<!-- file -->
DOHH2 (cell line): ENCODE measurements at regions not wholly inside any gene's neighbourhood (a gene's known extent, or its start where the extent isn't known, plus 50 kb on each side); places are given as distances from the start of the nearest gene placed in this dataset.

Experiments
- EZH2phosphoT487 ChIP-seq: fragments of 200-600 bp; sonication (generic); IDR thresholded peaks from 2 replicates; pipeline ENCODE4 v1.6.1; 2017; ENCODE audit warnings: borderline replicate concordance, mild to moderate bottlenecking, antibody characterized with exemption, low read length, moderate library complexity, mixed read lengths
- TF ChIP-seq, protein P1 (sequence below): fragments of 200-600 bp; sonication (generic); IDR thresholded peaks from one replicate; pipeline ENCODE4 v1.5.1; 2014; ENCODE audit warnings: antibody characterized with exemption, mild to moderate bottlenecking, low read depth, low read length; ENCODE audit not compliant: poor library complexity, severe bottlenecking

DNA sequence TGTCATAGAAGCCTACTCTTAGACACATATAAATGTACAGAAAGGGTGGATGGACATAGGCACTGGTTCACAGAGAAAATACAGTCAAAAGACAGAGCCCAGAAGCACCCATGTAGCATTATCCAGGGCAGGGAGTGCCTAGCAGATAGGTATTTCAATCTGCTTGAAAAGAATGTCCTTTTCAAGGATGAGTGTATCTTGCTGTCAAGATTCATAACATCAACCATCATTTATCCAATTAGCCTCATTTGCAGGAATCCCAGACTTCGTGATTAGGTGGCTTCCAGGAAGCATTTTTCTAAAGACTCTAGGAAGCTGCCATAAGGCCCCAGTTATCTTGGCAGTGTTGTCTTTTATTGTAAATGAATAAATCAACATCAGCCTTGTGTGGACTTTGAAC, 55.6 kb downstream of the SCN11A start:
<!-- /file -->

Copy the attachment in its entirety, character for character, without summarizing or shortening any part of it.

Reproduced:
DOHH2 (cell line): ENCODE measurements at regions not wholly inside any gene's neighbourhood (a gene's known extent, or its start where the extent isn't known, plus 50 kb on each side); places are given as distances from the start of the nearest gene placed in this dataset.

Experiments
- EZH2phosphoT487 ChIP-seq: fragments of 200-600 bp; sonication (generic); IDR thresholded peaks from 2 replicates; pipeline ENCODE4 v1.6.1; 2017; ENCODE audit warnings: borderline replicate concordance, mild to moderate bottlenecking, antibody characterized with exemption, low read length, moderate library complexity, mixed read lengths
- TF ChIP-seq, protein P1 (sequence below): fragments of 200-600 bp; sonication (generic); IDR thresholded peaks from one replicate; pipeline ENCODE4 v1.5.1; 2014; ENCODE audit warnings: antibody characterized with exemption, mild to moderate bottlenecking, low read depth, low read length; ENCODE audit not compliant: poor library complexity, severe bottlenecking

DNA sequence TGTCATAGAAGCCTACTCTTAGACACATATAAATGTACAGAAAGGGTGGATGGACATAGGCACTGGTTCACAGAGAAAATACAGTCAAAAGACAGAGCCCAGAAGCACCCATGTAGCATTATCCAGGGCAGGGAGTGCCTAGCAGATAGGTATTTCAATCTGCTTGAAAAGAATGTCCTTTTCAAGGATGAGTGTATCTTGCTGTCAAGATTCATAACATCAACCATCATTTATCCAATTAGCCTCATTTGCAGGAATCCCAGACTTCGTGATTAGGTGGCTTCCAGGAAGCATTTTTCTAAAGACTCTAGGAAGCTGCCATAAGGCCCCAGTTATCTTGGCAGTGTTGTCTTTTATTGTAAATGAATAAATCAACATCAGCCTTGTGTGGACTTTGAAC, 55.6 kb downstream of the SCN11A start: